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Aggie ACHIEVE offers college education to adults with disabilities

Ten new students just received their acceptance letters
Posted at 1:23 PM, Mar 30, 2021
and last updated 2021-03-30 18:19:37-04

COLLEGE STATION, TX — Upon opening a long-expected letter, ten people learned last week that they had been accepted into Texas A&M University’s Aggie ACHIEVE program.

Aggie ACHIEVE, founded in 2019, is an immersive experience for adults with developmental disabilities, which allows them to obtain a Certificate in Interdisciplinary Studies from Texas A&M University. The four-year program will help students in obtaining their desired careers upon graduation.

"Our students are students with multiple disabilities that want the college experience just like anyone else," said Dr. Olivia Hester, program director for Aggie ACHIEVE. "And so they take college courses here on campus, they live on campus, and they’re working towards a certificate in interdisciplinary studies from Texas A&M.”

Hester explained that the admission process is competitive, as the program is still quite small. Approximately 70 people applied to attend Texas A&M’s fall 2021 semester through Aggie ACHIEVE, and only ten were accepted; the largest class size since the program's genesis.

"It is a very difficult decision, especially when we have so many applicants," said Hester. "... We go through and invite the next round of applicants and ask them to do Zoom interviews with us. We ask that only the student is on [the call], to get a better feel of the student and see whether this something they really want. Do they want to go to college, or does their parent want them to go to college?”

Joshua Ellis of Taylor is 20-years-old and was just accepted into Aggie ACHIEVE for the coming fall semester.

"My parents told me [I was accepted]," Ellis recalled. "We had been out to eat at Red Lobster, and out of nowhere, my parents pulled out the paper that said I was accepted... I was really excited - I kind of wanted to cry, but I didn’t want to cry in front of a lot of people.”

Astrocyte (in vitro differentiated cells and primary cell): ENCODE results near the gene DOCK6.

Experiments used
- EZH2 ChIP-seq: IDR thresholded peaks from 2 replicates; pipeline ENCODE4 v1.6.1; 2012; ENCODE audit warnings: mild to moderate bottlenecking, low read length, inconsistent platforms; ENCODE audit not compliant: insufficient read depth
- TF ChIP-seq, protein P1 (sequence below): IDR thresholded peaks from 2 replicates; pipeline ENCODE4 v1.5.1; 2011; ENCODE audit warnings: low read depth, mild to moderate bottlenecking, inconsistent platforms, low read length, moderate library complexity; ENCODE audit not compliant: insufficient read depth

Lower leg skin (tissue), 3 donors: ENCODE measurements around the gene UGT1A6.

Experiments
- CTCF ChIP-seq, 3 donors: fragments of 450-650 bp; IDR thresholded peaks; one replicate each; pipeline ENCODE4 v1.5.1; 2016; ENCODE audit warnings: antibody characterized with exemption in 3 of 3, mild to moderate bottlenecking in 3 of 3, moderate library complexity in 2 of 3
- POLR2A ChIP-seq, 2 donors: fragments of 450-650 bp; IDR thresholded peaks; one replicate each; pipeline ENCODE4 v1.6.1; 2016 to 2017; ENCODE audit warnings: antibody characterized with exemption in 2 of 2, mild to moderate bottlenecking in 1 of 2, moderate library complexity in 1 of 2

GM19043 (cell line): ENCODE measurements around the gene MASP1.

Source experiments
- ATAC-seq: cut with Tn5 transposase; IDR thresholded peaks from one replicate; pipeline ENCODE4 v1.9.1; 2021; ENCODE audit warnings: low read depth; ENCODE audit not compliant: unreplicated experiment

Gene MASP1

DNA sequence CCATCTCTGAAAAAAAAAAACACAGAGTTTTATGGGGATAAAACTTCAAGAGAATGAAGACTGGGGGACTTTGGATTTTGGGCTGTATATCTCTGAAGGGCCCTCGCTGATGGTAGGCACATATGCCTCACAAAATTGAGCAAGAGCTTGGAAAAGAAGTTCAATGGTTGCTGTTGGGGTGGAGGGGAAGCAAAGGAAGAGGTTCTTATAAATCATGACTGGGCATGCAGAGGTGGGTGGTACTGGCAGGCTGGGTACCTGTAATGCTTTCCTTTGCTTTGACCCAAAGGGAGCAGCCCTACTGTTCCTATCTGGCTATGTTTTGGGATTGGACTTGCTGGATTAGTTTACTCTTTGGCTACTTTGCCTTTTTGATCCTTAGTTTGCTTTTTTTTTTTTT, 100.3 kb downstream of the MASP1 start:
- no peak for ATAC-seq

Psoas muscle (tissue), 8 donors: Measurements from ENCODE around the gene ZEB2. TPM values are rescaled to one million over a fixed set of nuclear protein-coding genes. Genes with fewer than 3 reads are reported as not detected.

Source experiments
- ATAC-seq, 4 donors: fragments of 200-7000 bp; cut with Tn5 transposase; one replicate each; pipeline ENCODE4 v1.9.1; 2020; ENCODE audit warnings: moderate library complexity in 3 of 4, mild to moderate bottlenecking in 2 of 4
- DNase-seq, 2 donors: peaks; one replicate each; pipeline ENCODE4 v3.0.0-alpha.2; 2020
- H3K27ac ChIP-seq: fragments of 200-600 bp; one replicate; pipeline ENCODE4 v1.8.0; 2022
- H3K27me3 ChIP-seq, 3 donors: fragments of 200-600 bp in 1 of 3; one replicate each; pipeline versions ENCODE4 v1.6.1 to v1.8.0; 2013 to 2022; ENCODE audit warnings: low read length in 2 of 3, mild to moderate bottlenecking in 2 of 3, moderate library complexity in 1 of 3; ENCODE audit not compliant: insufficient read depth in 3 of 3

Ellis aims to work in the profession of athletic training, as he has an affinity for sports; especially football. Like his nine counterparts, Ellis will be living away from home in a campus dorm for the first time. He’ll have multiple opportunities to participate in internships that align with his career goals and will take courses geared towards his field of study.

"It's been a dream of mine since I was little," Ellis said. "I’ve always wanted to go to college.”

The program is not free. As Aggie ACHIEVE does not receive funding from the university or state, a yearly $30,000 is charged to each student.

"We wanted our students to have everything that other Texas A&M students have access to, like the REC center, the student health center, counseling center, football games - all those things," said Hester. "And, that also includes housing and a meal plan.”

Though Aggie ACHIEVE did recently receive a large grant from the U.S. Department of Education, Hester said she hopes the Aggie community will continue to support the students of Aggie ACHIEVE by donating to scholarship funds. Anyone interested in contributing or learning more about the program can visit their official website, right here.